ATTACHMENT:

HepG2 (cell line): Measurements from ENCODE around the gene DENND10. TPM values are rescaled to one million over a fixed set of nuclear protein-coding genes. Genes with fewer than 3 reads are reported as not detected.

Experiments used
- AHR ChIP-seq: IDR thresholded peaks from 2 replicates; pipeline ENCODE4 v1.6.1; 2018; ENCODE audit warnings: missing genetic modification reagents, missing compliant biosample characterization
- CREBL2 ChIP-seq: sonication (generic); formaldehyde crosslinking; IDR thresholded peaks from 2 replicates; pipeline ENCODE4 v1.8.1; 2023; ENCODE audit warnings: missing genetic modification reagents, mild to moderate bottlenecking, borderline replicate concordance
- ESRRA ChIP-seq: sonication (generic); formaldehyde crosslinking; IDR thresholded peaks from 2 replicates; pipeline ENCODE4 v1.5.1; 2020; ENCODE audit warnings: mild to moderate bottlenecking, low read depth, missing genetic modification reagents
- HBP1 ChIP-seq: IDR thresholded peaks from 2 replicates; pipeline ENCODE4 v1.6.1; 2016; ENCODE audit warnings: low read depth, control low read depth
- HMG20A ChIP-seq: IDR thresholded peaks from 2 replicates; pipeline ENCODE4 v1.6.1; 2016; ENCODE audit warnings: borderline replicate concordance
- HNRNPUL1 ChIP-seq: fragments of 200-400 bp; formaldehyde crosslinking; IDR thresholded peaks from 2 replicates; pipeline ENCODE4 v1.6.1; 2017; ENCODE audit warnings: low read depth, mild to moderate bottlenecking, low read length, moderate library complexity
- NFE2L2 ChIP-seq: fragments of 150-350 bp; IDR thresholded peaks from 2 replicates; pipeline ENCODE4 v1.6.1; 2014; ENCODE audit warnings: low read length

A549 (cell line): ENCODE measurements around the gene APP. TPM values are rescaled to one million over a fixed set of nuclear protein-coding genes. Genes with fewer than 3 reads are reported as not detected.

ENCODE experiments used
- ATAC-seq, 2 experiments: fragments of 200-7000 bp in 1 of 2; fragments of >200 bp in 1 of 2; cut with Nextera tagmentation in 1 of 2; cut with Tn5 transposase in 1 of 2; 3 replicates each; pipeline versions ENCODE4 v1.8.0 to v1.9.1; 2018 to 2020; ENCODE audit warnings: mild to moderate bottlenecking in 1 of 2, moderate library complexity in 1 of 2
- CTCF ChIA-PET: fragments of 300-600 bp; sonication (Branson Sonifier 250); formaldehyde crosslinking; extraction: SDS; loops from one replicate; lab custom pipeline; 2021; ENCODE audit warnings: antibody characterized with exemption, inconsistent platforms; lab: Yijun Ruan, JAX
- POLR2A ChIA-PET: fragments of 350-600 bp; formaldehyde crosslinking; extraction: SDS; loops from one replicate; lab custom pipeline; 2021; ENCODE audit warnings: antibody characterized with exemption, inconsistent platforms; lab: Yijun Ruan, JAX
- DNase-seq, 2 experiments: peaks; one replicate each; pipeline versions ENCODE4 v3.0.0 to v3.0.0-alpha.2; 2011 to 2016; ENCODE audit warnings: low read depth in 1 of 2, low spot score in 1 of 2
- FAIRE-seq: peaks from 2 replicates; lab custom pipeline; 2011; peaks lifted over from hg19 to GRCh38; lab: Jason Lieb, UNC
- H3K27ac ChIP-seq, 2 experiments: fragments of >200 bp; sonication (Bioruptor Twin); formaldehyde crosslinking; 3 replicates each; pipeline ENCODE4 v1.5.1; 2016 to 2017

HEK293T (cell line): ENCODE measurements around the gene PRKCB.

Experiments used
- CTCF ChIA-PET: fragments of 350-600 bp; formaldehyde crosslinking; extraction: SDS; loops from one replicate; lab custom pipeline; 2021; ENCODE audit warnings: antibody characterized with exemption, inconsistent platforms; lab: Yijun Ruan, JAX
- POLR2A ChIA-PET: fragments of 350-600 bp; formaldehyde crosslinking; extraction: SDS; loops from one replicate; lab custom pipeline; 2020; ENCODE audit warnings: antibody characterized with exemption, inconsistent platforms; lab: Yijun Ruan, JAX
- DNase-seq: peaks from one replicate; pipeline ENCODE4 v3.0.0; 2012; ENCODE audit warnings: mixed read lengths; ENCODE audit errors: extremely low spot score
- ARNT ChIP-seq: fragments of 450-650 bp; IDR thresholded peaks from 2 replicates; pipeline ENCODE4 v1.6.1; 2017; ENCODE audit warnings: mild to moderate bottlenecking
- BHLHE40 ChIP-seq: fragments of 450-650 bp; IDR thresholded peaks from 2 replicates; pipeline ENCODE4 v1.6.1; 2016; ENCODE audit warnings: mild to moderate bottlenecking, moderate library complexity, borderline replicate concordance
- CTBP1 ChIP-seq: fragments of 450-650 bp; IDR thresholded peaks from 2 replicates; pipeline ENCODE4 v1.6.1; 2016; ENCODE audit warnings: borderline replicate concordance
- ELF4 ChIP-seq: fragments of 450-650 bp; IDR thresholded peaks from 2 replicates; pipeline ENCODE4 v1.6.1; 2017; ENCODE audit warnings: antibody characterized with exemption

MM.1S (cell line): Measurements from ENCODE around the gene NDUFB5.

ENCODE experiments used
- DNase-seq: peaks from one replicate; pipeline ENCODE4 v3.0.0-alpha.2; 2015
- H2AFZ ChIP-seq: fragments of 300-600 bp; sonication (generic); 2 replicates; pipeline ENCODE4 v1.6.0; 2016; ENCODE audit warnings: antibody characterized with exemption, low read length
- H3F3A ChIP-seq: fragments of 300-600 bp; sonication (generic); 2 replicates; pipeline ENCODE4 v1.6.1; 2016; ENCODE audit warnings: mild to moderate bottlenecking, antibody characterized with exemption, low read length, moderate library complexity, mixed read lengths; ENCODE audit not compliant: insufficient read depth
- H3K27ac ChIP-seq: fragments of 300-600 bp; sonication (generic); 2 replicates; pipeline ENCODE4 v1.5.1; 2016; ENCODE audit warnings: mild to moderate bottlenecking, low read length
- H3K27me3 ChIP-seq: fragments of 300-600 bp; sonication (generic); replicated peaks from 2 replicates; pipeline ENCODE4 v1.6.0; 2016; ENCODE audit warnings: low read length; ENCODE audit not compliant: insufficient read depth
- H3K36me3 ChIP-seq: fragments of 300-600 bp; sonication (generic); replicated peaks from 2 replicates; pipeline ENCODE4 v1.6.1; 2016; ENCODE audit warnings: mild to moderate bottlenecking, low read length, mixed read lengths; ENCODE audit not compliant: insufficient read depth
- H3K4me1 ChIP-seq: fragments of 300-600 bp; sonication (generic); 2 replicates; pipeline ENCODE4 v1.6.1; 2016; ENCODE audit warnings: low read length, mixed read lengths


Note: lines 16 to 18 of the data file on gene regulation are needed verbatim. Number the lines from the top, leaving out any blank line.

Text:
- FAIRE-seq: peaks from 2 replicates; lab custom pipeline; 2011; peaks lifted over from hg19 to GRCh38; lab: Jason Lieb, UNC
- H3K27ac ChIP-seq, 2 experiments: fragments of >200 bp; sonication (Bioruptor Twin); formaldehyde crosslinking; 3 replicates each; pipeline ENCODE4 v1.5.1; 2016 to 2017

HEK293T (cell line): ENCODE measurements around the gene PRKCB.